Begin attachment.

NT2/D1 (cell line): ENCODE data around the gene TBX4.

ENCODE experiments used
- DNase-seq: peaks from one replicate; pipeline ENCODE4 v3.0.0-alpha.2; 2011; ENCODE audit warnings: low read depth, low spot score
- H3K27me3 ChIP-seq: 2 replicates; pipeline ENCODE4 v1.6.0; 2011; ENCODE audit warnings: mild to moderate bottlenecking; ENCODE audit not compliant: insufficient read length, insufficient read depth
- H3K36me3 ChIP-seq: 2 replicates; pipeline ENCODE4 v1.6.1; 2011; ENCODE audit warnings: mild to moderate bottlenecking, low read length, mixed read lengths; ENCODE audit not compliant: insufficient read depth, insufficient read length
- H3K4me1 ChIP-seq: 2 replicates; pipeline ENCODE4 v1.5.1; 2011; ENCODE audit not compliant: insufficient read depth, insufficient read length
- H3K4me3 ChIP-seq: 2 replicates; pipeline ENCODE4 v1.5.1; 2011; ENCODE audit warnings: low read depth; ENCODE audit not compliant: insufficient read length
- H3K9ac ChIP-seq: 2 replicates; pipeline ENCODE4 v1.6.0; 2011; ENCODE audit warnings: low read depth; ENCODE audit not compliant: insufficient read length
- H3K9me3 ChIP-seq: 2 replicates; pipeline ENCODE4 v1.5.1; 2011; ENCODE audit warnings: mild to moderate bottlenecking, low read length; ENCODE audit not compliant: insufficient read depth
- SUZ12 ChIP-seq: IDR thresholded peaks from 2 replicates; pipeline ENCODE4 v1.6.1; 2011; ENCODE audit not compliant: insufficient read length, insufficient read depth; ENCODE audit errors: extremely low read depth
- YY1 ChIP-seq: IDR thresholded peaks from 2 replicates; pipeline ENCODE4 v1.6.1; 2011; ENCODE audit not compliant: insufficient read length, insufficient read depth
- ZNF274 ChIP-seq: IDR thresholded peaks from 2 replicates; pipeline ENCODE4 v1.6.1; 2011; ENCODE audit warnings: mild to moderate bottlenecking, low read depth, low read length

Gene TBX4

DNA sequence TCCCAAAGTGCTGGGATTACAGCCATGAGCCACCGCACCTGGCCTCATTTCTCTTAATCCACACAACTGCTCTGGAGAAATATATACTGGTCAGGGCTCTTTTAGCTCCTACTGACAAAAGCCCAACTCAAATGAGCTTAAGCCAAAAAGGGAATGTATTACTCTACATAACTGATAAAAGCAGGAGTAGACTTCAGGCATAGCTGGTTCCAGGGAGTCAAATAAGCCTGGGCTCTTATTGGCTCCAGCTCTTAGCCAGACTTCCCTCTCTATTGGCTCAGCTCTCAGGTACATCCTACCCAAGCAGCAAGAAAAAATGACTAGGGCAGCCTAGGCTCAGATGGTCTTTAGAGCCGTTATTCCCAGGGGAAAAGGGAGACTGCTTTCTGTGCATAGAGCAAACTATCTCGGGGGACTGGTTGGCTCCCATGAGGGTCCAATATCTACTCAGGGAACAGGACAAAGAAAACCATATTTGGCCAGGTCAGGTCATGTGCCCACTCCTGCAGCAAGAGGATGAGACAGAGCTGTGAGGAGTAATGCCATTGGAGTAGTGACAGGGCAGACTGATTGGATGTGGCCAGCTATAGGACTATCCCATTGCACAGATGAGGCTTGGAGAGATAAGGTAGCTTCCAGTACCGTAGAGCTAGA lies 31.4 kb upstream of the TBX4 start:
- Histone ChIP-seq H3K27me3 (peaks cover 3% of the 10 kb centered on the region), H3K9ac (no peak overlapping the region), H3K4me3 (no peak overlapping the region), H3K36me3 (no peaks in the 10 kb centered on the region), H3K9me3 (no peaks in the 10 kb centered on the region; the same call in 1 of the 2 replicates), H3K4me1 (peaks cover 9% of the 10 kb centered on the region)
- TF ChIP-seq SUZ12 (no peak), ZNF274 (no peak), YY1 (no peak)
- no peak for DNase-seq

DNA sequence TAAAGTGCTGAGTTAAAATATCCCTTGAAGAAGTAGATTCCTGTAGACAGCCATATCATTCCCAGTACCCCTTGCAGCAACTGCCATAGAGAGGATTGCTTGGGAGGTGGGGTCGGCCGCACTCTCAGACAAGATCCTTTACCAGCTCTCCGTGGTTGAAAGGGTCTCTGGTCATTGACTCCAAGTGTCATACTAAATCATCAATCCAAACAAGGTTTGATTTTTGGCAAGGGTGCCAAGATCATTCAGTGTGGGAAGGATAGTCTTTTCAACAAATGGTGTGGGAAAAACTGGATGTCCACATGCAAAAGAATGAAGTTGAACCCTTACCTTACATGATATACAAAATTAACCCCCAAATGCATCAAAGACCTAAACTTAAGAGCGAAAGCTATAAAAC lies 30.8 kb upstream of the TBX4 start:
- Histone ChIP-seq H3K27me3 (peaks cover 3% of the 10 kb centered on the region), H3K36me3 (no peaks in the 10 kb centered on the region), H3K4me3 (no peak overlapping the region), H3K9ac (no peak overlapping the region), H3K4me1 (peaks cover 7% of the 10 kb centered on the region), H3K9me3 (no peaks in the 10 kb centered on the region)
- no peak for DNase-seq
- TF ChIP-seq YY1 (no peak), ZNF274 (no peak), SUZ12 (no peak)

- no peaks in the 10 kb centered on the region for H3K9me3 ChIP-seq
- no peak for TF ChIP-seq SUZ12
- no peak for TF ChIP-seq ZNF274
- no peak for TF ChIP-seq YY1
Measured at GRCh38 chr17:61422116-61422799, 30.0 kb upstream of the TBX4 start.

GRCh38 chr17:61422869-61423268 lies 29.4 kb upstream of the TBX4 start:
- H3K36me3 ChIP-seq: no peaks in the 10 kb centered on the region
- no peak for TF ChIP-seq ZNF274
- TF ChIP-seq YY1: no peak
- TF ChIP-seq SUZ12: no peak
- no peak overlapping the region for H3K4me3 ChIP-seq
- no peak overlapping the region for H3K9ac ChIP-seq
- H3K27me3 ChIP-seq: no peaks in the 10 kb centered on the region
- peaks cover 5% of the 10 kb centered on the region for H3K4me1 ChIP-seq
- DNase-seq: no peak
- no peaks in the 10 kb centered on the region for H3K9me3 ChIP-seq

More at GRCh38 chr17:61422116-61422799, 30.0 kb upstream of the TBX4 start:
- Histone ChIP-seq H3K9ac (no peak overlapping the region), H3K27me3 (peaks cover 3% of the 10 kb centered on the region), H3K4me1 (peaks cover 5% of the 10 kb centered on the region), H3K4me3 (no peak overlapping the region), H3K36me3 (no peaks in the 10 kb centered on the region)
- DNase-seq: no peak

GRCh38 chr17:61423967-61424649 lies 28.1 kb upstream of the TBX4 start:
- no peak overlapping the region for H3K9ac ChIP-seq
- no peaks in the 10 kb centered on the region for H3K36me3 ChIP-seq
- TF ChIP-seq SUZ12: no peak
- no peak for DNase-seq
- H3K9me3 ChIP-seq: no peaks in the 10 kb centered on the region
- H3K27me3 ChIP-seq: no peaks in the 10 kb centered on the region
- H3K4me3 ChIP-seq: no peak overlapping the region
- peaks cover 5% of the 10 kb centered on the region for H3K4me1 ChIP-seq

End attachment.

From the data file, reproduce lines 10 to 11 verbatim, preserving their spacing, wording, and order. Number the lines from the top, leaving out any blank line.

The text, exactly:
- SUZ12 ChIP-seq: IDR thresholded peaks from 2 replicates; pipeline ENCODE4 v1.6.1; 2011; ENCODE audit not compliant: insufficient read length, insufficient read depth; ENCODE audit errors: extremely low read depth
- YY1 ChIP-seq: IDR thresholded peaks from 2 replicates; pipeline ENCODE4 v1.6.1; 2011; ENCODE audit not compliant: insufficient read length, insufficient read depth